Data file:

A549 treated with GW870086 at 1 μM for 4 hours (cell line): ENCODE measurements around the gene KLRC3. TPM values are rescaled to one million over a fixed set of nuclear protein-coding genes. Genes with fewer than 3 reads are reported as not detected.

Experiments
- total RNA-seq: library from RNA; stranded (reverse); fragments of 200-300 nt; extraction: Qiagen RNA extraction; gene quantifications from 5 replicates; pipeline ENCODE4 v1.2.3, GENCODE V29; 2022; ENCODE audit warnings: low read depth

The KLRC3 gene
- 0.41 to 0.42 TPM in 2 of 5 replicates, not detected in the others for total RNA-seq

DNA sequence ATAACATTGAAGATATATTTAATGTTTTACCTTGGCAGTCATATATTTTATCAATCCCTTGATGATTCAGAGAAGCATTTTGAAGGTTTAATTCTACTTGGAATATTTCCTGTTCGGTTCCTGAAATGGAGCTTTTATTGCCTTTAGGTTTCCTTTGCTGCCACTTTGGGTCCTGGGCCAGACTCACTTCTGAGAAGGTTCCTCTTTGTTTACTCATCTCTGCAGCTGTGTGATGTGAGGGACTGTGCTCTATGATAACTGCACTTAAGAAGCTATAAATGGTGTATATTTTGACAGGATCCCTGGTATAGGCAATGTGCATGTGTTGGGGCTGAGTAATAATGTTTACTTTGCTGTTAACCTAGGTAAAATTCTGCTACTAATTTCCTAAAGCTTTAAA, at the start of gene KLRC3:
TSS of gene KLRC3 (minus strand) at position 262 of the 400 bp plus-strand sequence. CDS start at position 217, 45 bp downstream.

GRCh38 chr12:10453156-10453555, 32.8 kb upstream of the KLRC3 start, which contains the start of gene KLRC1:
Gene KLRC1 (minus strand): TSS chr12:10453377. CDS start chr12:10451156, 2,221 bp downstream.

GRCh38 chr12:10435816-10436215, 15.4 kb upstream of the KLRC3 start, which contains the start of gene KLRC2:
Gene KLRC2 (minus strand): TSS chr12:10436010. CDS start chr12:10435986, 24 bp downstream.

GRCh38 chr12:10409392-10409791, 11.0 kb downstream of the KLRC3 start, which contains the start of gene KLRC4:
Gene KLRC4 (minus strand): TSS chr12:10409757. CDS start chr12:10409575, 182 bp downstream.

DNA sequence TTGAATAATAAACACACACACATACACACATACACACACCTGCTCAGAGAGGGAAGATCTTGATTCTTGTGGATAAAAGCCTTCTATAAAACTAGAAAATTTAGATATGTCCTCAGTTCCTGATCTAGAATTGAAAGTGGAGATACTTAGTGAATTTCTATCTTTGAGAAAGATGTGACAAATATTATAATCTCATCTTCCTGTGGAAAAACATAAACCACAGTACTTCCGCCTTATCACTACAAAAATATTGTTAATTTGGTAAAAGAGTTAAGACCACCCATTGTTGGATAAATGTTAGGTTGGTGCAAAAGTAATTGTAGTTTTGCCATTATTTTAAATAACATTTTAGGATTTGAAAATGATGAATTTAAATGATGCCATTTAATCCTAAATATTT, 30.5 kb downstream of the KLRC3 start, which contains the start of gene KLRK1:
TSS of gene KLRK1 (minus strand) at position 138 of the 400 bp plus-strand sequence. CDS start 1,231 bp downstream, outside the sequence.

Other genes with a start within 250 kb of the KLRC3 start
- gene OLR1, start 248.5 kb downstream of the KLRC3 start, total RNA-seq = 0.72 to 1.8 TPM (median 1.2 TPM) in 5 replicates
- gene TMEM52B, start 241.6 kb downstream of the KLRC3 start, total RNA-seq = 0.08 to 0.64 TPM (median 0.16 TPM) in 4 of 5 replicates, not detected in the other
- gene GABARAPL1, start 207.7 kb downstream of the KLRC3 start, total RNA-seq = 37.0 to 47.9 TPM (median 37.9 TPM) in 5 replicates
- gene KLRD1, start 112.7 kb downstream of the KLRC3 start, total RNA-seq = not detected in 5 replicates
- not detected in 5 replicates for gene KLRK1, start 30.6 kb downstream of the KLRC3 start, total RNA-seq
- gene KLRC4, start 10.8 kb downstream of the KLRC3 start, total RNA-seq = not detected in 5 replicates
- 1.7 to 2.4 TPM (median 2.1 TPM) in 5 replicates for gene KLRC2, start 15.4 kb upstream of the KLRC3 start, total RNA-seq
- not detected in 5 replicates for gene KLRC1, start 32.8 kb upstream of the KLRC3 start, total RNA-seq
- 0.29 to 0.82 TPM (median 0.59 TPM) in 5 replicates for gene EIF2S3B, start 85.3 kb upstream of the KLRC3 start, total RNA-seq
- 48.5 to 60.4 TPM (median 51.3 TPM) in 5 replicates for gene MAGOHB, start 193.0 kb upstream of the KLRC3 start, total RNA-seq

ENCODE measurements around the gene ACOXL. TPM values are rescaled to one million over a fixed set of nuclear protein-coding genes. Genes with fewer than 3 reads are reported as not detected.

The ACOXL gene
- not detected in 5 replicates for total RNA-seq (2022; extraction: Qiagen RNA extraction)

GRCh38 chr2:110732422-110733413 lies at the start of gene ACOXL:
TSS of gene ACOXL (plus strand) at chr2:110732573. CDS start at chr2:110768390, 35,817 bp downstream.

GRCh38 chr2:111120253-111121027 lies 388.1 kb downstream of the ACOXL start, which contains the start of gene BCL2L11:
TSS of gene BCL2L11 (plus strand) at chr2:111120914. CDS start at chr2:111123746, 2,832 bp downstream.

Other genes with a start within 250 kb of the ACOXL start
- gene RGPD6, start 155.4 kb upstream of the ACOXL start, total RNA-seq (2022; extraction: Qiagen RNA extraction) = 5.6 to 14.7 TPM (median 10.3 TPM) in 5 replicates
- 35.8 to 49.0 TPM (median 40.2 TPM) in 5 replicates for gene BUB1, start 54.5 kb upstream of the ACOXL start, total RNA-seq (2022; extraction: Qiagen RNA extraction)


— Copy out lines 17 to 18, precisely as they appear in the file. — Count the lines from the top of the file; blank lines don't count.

- gene OLR1, start 248.5 kb downstream of the KLRC3 start, total RNA-seq = 0.72 to 1.8 TPM (median 1.2 TPM) in 5 replicates
- gene TMEM52B, start 241.6 kb downstream of the KLRC3 start, total RNA-seq = 0.08 to 0.64 TPM (median 0.16 TPM) in 4 of 5 replicates, not detected in the other